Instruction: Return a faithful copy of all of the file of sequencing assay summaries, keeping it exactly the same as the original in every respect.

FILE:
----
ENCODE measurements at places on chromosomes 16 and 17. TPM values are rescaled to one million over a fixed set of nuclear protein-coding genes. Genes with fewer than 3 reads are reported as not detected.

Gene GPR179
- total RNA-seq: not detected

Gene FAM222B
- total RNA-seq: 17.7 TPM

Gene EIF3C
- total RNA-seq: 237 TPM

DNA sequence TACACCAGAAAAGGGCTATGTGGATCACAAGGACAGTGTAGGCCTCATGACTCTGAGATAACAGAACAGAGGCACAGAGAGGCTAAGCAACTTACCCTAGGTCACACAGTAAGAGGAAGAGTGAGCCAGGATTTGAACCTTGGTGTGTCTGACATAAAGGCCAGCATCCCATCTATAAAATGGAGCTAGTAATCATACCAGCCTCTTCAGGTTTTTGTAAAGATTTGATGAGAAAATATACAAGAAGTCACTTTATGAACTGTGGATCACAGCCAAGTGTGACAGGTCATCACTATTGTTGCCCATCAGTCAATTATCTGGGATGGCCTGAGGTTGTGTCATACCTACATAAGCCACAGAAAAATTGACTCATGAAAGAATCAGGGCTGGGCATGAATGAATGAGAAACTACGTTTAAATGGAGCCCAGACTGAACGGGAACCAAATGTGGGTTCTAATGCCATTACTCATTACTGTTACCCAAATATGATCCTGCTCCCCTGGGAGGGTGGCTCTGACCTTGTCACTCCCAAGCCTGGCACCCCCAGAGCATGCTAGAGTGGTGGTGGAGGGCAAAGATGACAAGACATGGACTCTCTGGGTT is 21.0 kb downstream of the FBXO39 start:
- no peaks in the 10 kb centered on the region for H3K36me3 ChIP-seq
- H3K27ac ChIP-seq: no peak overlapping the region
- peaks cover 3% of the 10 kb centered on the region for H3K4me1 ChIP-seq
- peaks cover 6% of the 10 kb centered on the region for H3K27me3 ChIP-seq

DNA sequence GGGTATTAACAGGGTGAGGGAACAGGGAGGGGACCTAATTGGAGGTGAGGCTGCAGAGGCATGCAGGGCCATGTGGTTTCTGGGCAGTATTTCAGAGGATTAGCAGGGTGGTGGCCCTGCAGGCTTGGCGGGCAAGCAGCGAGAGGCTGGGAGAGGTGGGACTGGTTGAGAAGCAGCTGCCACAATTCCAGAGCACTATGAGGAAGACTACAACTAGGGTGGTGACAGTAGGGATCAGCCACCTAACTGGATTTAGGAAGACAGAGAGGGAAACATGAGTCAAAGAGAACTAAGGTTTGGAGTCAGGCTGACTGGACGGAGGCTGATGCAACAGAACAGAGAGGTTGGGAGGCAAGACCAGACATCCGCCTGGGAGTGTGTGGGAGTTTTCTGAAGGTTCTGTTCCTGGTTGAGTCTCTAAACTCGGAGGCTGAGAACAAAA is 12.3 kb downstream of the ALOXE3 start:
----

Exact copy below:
ENCODE measurements at places on chromosomes 16 and 17. TPM values are rescaled to one million over a fixed set of nuclear protein-coding genes. Genes with fewer than 3 reads are reported as not detected.

Gene GPR179
- total RNA-seq: not detected

Gene FAM222B
- total RNA-seq: 17.7 TPM

Gene EIF3C
- total RNA-seq: 237 TPM

DNA sequence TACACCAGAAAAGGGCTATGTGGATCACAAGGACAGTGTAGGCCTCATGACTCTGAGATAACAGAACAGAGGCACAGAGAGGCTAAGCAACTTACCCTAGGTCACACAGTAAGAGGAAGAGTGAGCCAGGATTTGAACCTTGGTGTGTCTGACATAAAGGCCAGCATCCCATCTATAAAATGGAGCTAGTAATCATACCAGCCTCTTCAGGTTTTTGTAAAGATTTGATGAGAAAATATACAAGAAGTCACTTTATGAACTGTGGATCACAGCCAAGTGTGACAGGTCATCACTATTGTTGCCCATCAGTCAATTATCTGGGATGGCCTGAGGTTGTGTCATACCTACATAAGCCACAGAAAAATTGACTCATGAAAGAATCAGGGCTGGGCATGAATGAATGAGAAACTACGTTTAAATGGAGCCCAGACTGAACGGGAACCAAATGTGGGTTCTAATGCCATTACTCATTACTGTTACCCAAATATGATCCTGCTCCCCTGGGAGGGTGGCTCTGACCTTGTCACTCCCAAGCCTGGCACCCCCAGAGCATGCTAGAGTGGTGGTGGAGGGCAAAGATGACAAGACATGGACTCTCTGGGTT is 21.0 kb downstream of the FBXO39 start:
- no peaks in the 10 kb centered on the region for H3K36me3 ChIP-seq
- H3K27ac ChIP-seq: no peak overlapping the region
- peaks cover 3% of the 10 kb centered on the region for H3K4me1 ChIP-seq
- peaks cover 6% of the 10 kb centered on the region for H3K27me3 ChIP-seq

DNA sequence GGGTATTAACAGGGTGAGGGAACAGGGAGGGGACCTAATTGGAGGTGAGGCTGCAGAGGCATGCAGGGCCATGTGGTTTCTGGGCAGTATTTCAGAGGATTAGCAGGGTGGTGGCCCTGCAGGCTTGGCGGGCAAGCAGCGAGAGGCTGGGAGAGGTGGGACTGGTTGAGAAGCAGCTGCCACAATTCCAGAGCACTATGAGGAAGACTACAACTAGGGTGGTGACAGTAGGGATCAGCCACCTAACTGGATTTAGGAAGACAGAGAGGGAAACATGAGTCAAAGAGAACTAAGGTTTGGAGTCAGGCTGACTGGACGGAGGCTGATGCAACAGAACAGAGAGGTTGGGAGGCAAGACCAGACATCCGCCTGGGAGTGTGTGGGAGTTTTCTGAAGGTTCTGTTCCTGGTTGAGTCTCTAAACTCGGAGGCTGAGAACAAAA is 12.3 kb downstream of the ALOXE3 start: